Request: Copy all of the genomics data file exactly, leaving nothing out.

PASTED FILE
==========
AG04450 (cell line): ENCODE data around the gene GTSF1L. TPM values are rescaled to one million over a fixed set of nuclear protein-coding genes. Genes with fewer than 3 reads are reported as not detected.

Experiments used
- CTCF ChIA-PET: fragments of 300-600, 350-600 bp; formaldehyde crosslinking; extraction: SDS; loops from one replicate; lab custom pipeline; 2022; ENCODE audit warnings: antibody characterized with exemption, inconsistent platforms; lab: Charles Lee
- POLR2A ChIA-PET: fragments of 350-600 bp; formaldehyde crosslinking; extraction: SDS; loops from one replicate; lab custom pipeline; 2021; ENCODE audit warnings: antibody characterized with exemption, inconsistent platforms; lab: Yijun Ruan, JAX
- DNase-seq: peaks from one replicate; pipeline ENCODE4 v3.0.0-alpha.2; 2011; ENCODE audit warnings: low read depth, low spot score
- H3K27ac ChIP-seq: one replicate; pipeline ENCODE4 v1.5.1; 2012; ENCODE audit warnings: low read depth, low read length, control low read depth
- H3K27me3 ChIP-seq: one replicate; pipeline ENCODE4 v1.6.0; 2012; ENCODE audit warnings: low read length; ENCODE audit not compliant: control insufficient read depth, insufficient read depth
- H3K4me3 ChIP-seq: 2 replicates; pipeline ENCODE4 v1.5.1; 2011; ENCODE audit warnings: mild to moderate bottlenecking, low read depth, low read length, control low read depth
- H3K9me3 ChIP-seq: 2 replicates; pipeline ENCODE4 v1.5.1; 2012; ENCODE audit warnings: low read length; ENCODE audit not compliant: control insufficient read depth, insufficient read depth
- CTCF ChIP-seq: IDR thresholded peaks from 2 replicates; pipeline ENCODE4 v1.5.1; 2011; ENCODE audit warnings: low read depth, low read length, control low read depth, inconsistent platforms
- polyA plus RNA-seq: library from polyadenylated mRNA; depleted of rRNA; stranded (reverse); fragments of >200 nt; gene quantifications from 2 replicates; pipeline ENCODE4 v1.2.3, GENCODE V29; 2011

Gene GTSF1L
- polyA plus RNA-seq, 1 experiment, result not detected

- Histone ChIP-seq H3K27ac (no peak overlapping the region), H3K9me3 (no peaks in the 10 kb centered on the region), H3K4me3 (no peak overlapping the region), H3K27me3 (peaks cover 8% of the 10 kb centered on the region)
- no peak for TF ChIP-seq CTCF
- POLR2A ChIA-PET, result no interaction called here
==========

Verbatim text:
AG04450 (cell line): ENCODE data around the gene GTSF1L. TPM values are rescaled to one million over a fixed set of nuclear protein-coding genes. Genes with fewer than 3 reads are reported as not detected.

Experiments used
- CTCF ChIA-PET: fragments of 300-600, 350-600 bp; formaldehyde crosslinking; extraction: SDS; loops from one replicate; lab custom pipeline; 2022; ENCODE audit warnings: antibody characterized with exemption, inconsistent platforms; lab: Charles Lee
- POLR2A ChIA-PET: fragments of 350-600 bp; formaldehyde crosslinking; extraction: SDS; loops from one replicate; lab custom pipeline; 2021; ENCODE audit warnings: antibody characterized with exemption, inconsistent platforms; lab: Yijun Ruan, JAX
- DNase-seq: peaks from one replicate; pipeline ENCODE4 v3.0.0-alpha.2; 2011; ENCODE audit warnings: low read depth, low spot score
- H3K27ac ChIP-seq: one replicate; pipeline ENCODE4 v1.5.1; 2012; ENCODE audit warnings: low read depth, low read length, control low read depth
- H3K27me3 ChIP-seq: one replicate; pipeline ENCODE4 v1.6.0; 2012; ENCODE audit warnings: low read length; ENCODE audit not compliant: control insufficient read depth, insufficient read depth
- H3K4me3 ChIP-seq: 2 replicates; pipeline ENCODE4 v1.5.1; 2011; ENCODE audit warnings: mild to moderate bottlenecking, low read depth, low read length, control low read depth
- H3K9me3 ChIP-seq: 2 replicates; pipeline ENCODE4 v1.5.1; 2012; ENCODE audit warnings: low read length; ENCODE audit not compliant: control insufficient read depth, insufficient read depth
- CTCF ChIP-seq: IDR thresholded peaks from 2 replicates; pipeline ENCODE4 v1.5.1; 2011; ENCODE audit warnings: low read depth, low read length, control low read depth, inconsistent platforms
- polyA plus RNA-seq: library from polyadenylated mRNA; depleted of rRNA; stranded (reverse); fragments of >200 nt; gene quantifications from 2 replicates; pipeline ENCODE4 v1.2.3, GENCODE V29; 2011

Gene GTSF1L
- polyA plus RNA-seq, 1 experiment, result not detected

- Histone ChIP-seq H3K27ac (no peak overlapping the region), H3K9me3 (no peaks in the 10 kb centered on the region), H3K4me3 (no peak overlapping the region), H3K27me3 (peaks cover 8% of the 10 kb centered on the region)
- no peak for TF ChIP-seq CTCF
- POLR2A ChIA-PET, result no interaction called here